Unfixed bugs in widely used e-mail programs make it possible for attackers to obtain the plaintext of messages that are encrypted using the PGP and S/MIME standards, researchers said early Monday morning.
EFF also advises users to immediately disable and/or uninstall tools that automatically decrypt PGP-encrypted emails, and switch to safer tools until the issue is resolved.
An attacker could gain access to encrypted emails by monitoring network traffic, compromising email servers or the computers of users, or gaining access to backup servers. It's this variety that attackers use to ambush users of OpenPGP and S/Mime by sending a slightly modified S/Mime email to the victim's address.
Indeed, El Reg recommends opening PGP-encrypted emails in a text editor on a secured virtual machine, host, or container, depending on your level of paranoia, rather than allow encrypted HTML messages to be parsed and rendered.
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"It's a lot of steps for sure, and one that honestly is more hypothetical than is it is unsafe", Dave Kennedy, the chief executive at security company TrustedSec, said. The attack, as explained by The Verge, allows "bad actors inject malicious code into intercepted emails, despite encryption protocols created to protect against code injection".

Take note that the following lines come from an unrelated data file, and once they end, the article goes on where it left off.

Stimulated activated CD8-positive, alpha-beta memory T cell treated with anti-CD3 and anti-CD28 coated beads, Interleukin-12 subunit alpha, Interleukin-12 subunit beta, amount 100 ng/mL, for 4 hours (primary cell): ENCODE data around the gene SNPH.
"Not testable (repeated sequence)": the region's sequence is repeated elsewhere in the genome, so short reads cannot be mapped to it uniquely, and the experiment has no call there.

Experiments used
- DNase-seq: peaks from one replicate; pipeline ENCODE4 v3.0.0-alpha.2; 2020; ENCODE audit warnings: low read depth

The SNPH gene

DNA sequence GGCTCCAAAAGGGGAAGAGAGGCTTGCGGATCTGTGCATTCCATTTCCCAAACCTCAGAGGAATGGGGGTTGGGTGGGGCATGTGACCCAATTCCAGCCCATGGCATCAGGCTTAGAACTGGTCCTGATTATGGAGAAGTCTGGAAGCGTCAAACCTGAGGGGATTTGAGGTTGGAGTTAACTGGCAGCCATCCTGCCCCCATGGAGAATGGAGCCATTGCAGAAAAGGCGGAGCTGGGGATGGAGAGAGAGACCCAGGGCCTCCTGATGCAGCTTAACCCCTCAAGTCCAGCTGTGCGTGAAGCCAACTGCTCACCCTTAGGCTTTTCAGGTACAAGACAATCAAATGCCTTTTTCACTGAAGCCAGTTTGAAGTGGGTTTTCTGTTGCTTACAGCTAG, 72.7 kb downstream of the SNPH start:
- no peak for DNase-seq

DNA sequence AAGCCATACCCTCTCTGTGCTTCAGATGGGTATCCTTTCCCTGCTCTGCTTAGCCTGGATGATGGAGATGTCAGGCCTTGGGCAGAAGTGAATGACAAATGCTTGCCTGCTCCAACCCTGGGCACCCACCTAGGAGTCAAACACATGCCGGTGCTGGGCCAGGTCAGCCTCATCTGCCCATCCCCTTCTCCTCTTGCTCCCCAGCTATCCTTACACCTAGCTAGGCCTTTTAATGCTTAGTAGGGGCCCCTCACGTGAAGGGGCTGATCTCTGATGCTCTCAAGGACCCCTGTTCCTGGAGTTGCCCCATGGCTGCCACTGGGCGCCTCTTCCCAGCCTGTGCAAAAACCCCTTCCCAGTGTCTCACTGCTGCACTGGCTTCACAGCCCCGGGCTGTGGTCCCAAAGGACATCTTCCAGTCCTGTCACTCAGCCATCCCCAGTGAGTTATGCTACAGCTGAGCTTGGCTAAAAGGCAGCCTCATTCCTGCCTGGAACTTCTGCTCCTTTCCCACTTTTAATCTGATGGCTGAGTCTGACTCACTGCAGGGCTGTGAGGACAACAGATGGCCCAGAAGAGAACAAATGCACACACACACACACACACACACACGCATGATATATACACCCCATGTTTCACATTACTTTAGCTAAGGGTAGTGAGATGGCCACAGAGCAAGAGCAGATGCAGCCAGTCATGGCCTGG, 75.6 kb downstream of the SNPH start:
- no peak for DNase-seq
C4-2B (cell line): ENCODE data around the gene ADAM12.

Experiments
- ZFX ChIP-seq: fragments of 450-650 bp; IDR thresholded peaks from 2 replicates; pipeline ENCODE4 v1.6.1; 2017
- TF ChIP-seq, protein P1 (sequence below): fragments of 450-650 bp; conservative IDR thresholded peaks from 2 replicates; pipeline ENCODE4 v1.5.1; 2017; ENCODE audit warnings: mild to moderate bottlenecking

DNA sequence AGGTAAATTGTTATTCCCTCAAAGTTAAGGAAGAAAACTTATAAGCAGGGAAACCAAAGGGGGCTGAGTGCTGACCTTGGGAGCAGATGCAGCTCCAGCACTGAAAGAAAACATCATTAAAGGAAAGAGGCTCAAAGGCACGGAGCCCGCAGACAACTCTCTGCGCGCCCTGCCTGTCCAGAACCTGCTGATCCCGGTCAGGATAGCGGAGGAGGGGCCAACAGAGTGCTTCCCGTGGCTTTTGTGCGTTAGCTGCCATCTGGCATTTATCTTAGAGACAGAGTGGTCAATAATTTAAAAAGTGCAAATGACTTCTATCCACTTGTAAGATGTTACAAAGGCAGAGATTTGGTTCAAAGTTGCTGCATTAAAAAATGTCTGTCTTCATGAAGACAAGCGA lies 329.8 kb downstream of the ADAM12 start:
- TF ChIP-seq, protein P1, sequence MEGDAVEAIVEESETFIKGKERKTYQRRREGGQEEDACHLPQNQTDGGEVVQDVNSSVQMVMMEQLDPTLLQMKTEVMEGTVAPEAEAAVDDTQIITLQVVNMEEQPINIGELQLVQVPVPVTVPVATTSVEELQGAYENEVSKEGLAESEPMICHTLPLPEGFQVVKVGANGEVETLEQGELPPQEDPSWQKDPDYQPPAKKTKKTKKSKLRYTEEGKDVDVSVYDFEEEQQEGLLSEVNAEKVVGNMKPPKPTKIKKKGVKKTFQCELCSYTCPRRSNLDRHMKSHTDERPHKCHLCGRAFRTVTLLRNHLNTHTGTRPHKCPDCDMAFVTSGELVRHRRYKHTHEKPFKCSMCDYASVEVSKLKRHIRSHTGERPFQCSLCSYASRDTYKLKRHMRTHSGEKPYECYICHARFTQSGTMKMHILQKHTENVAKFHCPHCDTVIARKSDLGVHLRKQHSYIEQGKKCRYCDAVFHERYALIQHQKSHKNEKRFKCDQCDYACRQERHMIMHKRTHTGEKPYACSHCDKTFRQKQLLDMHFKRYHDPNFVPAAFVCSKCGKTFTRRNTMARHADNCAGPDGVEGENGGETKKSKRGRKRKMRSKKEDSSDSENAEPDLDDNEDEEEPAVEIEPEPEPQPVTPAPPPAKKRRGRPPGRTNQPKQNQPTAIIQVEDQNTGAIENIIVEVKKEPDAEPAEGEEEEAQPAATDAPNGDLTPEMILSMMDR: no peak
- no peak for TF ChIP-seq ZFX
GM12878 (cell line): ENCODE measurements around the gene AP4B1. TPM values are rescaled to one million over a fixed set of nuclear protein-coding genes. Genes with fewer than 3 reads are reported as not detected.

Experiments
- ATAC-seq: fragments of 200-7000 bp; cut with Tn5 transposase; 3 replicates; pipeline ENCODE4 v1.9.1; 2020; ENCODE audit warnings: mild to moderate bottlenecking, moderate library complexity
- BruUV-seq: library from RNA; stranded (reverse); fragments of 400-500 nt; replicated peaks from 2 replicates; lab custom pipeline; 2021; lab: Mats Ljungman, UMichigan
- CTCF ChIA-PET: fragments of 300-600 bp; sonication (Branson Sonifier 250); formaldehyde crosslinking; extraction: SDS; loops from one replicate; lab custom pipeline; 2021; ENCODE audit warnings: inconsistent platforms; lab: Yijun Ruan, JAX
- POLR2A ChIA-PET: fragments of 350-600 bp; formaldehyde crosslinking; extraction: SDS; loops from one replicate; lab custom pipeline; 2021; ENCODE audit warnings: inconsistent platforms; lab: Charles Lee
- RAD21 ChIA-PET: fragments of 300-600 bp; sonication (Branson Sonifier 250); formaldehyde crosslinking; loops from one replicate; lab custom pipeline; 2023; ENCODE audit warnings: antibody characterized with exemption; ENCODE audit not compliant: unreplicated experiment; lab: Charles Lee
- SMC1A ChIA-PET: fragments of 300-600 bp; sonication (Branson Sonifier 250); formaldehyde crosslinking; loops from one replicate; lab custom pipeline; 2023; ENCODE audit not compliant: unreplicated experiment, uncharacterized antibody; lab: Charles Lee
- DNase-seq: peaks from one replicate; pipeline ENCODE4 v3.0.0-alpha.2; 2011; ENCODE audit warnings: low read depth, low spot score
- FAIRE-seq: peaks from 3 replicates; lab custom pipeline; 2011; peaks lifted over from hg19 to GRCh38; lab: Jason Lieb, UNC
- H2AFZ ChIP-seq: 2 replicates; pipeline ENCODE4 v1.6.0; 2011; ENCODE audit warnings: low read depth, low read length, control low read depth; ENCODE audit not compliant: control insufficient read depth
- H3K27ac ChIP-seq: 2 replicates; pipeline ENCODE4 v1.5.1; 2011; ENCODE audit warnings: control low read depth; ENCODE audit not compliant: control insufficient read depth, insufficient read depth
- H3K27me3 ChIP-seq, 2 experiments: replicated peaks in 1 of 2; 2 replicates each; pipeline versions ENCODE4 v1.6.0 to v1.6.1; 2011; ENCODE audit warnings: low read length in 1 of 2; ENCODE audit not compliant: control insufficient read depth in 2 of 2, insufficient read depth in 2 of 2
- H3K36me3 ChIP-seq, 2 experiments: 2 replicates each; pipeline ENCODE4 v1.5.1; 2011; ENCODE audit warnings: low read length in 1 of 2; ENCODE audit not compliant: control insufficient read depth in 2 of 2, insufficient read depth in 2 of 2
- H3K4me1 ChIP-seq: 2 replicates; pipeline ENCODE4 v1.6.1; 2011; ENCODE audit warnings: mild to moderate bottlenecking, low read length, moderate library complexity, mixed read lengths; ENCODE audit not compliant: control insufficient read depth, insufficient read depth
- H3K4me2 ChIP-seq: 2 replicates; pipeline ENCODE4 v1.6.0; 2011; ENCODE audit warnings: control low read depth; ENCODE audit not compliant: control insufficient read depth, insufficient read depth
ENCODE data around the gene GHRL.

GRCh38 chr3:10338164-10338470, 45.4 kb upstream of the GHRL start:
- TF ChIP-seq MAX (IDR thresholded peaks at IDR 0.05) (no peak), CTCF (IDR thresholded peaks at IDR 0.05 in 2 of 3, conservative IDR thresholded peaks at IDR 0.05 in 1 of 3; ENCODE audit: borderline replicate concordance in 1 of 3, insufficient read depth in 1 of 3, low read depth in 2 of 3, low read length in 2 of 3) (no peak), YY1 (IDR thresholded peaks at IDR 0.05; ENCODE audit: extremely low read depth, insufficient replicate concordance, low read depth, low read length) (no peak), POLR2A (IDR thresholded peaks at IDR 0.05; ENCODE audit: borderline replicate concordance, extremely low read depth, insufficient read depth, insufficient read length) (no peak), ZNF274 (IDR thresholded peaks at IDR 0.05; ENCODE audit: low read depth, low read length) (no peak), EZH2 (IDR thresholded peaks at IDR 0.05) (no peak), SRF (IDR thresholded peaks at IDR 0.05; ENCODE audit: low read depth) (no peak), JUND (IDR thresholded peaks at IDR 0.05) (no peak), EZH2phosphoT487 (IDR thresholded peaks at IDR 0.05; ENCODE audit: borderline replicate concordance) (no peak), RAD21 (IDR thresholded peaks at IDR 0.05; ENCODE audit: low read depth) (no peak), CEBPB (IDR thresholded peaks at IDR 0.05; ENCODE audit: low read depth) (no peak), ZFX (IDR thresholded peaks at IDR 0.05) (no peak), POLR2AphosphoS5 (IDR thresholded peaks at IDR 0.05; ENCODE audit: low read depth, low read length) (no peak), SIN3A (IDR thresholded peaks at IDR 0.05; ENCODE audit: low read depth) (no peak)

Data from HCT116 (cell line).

"[The researchers] figured out mail clients which don't properly check for decryption errors and also follow links in HTML mails".
The Electronic Frontier Foundation (EFF) has passed on the warning issued by a group of European security researchers after they found a set of vulnerabilities in PGP and S/MIME.
In 2017, the ABA Standing Committee on Ethics and Professional Responsibility released Formal Opinion 477 on "Securing Communication of Protected Client Information".
The second method is called the "CBC/CFB Gadget Attack", which resides within the PGP and S/MIME specifications, affecting all email clients.
Sebastian Schinzel, lead of the IT security lab at the Münster University of Applied Sciences, said the paper would be published ahead of a scheduled date later this week after the embargo was broken.
Some experts, however, questioned the EFF's recommendation. They do note, however, that disabling HTML rendering won't completely stop EFAIL attacks.